From the National Institute of Mental Health.  This information is in the public domain.

Reactions to trauma may appear immediately after the traumatic event or days and even weeks later.  Loss of trust in adults and fear of the event occurring again are responses seen in many children and adolescents who have been exposed to traumatic events.  Other reactions vary according to age:

For children 5 years of age and younger, typical reactions can include a fear of being separated from the parent, crying, whimpering, screaming, immobility and/or aimless motion, trembling, frightened facial expressions and excessive clinging.  Parents may also notice children returning to behaviors exhibited at earlier agess (these are called regressive behaviors), such as thumb-sucking, bedwetting, and fear of darkness.  Children in this age bracket tend to be strongly affected by the parents' reactions to the traumatic event.

Children 6 to 11 years old may show extreme withdrawal, disruptive behavior, and/or inability to pay attention.  Regressive behaviors, nightmares, sleep problems, irrational fears, irritability, refusal to attend school, outbursts of anger and fighting are also common in traumatized children of this age.  Also the child may complain of stomachaches or other bodily symptoms that have no medical basis.  Schoolwork often suffers.  Depression, anxiety, feelings of guilt and emotional numbing or "flatness" are often present as well.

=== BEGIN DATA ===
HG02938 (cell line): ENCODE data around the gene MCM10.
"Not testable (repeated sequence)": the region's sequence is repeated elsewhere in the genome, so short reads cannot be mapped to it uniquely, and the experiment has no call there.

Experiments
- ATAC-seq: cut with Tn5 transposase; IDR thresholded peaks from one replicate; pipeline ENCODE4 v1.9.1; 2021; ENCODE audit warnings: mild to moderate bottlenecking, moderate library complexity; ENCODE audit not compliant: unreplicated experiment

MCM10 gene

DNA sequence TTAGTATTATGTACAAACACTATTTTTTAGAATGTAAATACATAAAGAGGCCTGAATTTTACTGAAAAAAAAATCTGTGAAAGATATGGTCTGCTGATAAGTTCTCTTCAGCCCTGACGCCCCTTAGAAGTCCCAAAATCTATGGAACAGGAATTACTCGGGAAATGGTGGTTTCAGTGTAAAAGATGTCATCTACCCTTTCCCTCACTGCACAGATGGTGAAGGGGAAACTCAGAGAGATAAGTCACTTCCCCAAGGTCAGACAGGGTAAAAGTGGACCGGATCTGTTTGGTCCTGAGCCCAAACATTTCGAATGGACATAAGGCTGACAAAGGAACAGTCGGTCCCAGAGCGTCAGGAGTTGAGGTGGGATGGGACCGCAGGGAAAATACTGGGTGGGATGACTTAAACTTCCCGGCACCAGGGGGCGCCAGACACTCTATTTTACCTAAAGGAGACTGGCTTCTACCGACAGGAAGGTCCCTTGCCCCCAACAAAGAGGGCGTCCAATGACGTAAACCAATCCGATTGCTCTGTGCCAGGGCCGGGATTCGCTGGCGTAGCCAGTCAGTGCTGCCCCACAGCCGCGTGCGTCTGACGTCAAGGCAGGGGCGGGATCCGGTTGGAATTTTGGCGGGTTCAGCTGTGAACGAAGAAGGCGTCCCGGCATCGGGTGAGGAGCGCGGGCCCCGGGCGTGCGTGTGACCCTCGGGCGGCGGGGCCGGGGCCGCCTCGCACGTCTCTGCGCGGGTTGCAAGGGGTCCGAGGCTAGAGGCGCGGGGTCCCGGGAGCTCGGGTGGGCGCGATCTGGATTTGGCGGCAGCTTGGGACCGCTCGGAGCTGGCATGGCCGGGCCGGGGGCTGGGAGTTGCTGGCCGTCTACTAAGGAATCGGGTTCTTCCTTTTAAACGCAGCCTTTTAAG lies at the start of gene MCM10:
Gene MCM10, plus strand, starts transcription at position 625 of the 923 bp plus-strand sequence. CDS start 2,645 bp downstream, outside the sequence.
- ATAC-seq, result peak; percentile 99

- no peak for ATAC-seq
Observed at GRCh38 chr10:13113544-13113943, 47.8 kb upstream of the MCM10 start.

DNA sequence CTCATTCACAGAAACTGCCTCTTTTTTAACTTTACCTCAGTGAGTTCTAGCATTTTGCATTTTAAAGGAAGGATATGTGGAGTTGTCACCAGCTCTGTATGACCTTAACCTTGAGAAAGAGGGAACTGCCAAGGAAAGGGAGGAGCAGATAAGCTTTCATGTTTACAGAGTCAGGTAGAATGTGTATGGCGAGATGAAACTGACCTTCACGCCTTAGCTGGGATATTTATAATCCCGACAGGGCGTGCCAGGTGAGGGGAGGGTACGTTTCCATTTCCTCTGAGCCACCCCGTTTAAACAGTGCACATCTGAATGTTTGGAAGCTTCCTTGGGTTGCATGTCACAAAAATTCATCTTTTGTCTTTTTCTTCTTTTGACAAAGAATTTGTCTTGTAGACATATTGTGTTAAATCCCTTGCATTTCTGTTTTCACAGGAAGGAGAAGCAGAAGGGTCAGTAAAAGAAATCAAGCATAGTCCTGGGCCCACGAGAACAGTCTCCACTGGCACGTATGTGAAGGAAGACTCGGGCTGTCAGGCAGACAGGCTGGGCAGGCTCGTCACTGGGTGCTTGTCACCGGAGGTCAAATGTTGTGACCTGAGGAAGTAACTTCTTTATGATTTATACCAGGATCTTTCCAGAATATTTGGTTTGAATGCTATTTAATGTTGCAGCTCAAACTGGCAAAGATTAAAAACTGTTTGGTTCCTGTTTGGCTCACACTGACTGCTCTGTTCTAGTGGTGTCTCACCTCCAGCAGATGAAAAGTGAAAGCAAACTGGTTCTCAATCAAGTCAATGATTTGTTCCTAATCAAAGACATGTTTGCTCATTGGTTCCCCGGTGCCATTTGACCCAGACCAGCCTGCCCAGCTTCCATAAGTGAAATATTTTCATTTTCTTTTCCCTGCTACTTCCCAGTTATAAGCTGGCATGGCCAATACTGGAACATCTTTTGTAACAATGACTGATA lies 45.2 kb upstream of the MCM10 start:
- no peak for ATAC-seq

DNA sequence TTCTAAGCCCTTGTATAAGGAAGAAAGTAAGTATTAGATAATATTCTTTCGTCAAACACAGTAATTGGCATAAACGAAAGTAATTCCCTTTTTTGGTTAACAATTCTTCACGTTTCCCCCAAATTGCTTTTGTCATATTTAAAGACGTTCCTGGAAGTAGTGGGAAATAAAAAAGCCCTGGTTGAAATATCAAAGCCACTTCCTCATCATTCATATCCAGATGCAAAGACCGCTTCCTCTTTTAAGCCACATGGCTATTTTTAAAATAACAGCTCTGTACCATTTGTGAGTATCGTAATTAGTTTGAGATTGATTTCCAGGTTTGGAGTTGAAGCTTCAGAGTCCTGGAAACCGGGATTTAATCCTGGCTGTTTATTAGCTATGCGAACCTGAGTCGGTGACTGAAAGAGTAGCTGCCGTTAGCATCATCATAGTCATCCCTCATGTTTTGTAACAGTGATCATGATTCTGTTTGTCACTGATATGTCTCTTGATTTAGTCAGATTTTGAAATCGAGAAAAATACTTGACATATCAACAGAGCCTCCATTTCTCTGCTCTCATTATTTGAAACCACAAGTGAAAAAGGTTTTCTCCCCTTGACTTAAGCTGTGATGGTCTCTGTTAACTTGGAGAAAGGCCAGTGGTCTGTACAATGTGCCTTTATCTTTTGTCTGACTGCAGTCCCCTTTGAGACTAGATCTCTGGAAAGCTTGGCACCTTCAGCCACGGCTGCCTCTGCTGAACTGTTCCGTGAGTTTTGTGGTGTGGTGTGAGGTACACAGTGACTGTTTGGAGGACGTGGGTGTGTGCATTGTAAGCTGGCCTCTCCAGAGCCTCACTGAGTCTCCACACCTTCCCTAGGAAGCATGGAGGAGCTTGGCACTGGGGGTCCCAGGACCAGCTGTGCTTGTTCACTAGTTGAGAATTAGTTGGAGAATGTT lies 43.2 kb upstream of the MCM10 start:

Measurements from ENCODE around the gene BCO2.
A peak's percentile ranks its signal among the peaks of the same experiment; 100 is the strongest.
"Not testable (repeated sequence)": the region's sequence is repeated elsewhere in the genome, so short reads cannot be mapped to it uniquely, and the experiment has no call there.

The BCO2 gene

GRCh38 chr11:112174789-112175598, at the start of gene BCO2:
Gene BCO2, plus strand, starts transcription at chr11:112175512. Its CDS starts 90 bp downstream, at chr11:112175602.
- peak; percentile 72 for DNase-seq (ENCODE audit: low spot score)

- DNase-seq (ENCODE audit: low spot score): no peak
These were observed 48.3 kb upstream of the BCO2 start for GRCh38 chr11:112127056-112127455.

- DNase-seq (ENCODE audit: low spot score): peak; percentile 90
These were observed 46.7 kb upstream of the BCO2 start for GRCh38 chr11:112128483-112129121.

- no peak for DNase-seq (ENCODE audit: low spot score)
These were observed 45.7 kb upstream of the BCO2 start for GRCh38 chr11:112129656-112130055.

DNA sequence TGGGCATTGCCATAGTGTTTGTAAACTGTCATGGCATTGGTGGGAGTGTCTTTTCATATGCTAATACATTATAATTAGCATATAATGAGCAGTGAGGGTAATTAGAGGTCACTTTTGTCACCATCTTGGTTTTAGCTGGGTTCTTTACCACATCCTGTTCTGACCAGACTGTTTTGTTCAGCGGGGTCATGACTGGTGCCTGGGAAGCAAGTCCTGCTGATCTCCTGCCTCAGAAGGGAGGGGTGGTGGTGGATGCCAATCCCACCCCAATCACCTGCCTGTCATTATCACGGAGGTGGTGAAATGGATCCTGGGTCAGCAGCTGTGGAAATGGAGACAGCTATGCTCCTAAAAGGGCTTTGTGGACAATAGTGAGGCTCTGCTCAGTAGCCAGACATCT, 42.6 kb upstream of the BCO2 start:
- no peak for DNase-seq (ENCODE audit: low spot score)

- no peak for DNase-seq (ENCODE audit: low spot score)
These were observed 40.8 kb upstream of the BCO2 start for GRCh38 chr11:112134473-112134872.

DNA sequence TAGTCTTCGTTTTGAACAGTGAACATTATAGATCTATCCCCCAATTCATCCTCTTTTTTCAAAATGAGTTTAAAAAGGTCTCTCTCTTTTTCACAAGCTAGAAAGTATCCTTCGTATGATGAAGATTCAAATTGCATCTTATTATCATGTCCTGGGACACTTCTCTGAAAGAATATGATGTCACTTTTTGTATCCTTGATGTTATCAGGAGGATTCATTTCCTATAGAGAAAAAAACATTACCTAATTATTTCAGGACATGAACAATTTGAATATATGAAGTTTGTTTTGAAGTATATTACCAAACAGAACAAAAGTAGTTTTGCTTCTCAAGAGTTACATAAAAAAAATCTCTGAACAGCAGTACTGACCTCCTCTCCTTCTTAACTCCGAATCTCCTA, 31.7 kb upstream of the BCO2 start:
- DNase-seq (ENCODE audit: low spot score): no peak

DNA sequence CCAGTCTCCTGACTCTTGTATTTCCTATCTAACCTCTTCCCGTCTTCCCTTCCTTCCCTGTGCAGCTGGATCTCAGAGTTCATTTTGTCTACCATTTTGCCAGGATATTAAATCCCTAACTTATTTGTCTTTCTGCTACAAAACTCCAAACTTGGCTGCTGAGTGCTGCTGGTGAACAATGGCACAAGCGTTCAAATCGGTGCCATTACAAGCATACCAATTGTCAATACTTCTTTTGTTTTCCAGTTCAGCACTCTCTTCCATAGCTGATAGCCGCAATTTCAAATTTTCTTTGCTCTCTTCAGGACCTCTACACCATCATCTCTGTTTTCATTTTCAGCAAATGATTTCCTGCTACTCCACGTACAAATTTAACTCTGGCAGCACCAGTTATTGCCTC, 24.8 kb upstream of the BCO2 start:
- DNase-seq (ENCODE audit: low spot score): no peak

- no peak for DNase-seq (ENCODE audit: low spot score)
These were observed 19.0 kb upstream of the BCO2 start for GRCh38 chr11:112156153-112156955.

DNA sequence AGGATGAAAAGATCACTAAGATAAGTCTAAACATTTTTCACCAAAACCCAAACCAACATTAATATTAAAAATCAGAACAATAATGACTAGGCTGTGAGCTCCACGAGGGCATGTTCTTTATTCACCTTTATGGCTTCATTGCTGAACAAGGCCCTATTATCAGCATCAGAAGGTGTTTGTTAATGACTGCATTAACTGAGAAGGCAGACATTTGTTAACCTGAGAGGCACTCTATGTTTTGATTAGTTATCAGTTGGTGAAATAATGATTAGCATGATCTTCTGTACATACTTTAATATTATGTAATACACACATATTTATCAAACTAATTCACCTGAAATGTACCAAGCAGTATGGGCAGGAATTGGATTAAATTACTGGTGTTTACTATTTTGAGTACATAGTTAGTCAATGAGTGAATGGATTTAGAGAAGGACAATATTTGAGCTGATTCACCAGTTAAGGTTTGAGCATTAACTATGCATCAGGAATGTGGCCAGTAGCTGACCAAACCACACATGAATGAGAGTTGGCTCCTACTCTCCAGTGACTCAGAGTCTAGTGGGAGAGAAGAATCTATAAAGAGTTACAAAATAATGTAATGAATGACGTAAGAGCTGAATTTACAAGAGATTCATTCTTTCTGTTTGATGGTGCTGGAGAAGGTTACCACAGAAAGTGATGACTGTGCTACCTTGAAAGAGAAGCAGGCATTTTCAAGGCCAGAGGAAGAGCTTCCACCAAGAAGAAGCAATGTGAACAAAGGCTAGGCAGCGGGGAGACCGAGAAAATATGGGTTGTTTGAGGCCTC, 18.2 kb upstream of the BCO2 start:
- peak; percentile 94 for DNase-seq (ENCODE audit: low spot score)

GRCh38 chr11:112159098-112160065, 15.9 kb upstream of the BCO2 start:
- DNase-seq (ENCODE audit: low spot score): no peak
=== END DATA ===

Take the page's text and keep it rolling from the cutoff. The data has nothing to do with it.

Adolescents 12 to 17 years old may exhibit responses similar to those of adults, including flashbacks, nightmares, emotional numbing, avoidance of any reminders of the traumatic event, depression, substance abuse, problems with peers, and antisocial behavior.  Also common are withdrawal and isolation, physical complaints, suicidal thoughts, school avoidance, academic decline, sleep disturbances, and confusion.  The adolescent may feel extreme guilt over his or her failure to prevent injury or loss of life, and may harbor revenge fantasies that interfere with recovery from the trauma.

Some youngsters are more vulnerable to the effects of trauma than others, for reasons scientists do not fully understand.  It has been shown that the impact of a traumatic event is likely to be greatest in the child or adolescent who previously has been the victim of child abuse or some other form of trauma, or who already had a mental health problem. In addition, the youngster who lacks family support is more at risk for a poor recovery.

Source: NIH Publication No. 01-3518, Reprinted September 2001.

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